Unplayable, by Robert Lusetich

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The Independent Culture

The title refers to the code word Team Tiger use when their boss is in a foul mood, and the world's No 1 golfer had plenty to be upset about in 2009. Lusetich set out to build up a picture of Woods by tracking him through every Tour event he played in last year, then had to rejig his material after Woods's private life went into meltdown.

Don't expect any explosive new revelations, but do expect a deeply absorbing insight into the factors that make Woods the man and the golfer he is, backed by a host of revealing interviews, not least with his long-serving caddie Steve Williams. (Woods himself did not co-operate, but was perfectly affable when meeting Lusetich.)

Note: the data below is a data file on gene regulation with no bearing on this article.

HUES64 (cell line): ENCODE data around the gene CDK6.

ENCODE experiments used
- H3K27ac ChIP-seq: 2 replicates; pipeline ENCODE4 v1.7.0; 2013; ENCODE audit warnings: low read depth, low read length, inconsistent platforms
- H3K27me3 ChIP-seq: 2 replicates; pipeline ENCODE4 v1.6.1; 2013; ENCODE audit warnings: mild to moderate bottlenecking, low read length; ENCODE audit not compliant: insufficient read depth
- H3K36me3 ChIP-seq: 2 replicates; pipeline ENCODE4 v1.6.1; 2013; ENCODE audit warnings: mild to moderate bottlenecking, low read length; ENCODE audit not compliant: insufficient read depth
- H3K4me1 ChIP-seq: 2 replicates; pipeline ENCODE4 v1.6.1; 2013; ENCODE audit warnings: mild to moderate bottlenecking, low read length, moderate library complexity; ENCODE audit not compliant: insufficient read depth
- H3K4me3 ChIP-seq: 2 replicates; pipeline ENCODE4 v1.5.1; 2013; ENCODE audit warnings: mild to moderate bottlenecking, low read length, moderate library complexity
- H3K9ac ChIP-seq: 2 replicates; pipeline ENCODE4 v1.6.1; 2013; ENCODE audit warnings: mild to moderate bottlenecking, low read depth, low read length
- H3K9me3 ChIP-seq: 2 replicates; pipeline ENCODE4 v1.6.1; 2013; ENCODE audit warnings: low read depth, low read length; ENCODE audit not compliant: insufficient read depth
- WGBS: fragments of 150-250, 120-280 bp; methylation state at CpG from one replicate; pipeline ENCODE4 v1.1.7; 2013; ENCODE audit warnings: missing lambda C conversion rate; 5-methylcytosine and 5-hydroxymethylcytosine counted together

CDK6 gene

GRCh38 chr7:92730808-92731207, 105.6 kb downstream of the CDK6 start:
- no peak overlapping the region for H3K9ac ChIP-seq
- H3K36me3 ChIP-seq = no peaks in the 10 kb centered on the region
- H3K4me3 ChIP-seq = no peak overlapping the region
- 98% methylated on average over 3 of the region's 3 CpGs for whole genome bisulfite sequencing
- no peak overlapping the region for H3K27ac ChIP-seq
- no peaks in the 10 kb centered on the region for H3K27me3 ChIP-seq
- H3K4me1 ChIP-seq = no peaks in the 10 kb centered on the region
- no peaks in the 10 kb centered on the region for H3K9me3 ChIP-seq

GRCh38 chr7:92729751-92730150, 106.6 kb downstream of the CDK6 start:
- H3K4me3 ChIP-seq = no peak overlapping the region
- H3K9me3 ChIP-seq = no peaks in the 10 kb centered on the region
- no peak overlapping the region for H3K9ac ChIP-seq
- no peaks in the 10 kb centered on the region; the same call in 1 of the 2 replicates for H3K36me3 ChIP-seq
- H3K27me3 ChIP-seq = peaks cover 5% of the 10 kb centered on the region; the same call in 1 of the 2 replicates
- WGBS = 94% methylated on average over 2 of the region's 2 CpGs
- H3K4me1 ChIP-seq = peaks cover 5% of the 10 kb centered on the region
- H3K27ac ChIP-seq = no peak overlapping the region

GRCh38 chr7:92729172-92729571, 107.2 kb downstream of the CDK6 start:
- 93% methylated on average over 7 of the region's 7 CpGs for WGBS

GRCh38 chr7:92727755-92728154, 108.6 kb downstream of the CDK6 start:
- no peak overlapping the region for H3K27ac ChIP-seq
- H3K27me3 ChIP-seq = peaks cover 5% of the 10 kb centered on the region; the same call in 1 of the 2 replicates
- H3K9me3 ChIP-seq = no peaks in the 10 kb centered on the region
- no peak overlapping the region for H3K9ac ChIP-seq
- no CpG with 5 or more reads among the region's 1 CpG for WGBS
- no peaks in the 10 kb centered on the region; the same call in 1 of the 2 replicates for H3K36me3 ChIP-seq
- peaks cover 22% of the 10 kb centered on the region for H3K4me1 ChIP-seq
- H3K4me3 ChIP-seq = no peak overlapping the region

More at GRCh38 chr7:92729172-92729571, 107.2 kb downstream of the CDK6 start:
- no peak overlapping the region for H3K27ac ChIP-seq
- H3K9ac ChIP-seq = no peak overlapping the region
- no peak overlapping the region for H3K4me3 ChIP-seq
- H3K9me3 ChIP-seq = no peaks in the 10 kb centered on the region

The best book on Woods so far, even if he remains an enigma.

Next month Woods tees up in The Open but he is unlikely to surpass the drama of Tom Watson's run to a play-off last year at the age of 59, recalled graphically by Robert Winder in 'Open Secrets' (Little, Brown, £20). But as we now know, with Tiger anything is possible.

Published in hardback by Simon & Schuster, £17.99

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